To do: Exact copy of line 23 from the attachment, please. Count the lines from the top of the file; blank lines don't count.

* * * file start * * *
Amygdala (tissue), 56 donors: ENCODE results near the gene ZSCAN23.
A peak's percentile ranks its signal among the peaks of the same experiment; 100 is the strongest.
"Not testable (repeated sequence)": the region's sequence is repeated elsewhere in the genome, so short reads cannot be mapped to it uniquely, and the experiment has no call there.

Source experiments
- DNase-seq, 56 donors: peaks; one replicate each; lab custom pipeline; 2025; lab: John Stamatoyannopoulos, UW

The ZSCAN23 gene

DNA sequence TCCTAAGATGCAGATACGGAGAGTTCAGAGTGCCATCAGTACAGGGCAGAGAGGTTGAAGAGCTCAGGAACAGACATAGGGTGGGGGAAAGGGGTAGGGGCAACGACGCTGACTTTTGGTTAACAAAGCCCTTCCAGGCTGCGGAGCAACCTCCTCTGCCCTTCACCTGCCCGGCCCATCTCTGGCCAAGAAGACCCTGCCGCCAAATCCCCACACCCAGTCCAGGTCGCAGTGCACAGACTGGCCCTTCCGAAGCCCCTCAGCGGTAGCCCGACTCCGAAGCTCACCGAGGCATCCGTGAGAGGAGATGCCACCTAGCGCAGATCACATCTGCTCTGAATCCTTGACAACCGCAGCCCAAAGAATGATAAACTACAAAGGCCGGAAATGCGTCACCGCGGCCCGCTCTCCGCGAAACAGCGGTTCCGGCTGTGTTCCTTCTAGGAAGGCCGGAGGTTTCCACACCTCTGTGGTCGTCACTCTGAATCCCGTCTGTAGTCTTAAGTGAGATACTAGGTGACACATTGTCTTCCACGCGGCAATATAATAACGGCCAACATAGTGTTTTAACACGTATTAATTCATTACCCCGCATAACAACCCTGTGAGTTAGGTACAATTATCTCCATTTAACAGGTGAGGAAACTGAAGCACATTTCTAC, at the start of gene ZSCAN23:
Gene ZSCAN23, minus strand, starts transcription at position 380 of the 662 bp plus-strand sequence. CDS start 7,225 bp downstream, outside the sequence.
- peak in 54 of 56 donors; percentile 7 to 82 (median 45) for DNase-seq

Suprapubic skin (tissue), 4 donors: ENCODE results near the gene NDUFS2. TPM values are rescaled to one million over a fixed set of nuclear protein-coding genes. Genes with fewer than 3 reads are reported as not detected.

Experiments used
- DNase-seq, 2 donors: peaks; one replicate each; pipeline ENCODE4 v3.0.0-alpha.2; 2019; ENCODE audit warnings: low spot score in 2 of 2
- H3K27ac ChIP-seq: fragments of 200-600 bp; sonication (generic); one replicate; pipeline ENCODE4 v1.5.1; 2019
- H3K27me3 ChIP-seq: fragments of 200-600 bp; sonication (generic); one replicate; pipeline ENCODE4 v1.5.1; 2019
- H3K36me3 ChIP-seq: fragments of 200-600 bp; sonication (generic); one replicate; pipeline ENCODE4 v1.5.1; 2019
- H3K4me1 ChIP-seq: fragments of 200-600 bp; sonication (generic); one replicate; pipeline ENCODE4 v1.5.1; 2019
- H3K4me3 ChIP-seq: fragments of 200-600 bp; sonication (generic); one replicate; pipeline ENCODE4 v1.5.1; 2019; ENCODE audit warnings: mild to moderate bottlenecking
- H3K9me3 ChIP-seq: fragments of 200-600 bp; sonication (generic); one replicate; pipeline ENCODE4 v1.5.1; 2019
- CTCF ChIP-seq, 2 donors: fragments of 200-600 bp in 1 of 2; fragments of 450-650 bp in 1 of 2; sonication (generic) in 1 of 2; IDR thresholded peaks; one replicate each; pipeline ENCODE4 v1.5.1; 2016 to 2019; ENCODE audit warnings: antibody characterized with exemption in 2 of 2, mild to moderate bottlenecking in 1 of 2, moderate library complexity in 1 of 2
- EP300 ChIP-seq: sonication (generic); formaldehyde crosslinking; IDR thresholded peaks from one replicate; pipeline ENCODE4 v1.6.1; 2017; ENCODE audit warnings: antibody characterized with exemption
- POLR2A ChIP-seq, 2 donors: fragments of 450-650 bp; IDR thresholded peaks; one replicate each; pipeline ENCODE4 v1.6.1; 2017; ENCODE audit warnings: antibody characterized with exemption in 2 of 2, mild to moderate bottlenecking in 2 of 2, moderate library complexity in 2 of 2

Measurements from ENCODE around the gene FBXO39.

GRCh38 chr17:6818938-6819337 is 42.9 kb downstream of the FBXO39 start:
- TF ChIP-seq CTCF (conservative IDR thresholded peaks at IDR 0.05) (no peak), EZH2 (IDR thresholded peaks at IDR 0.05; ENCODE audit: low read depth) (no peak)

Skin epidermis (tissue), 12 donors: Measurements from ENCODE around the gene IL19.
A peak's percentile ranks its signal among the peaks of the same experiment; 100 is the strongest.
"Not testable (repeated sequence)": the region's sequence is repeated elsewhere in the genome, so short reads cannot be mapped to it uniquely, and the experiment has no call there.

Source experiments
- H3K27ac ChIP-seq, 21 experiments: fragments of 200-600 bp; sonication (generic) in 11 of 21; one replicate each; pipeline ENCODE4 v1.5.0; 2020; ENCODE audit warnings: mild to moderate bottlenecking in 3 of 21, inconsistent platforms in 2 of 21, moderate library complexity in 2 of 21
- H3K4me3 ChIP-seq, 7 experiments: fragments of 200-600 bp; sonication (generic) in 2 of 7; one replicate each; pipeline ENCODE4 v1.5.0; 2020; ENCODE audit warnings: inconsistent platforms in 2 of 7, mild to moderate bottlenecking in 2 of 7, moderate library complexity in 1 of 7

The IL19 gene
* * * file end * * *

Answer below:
GRCh38 chr17:6818938-6819337 is 42.9 kb downstream of the FBXO39 start: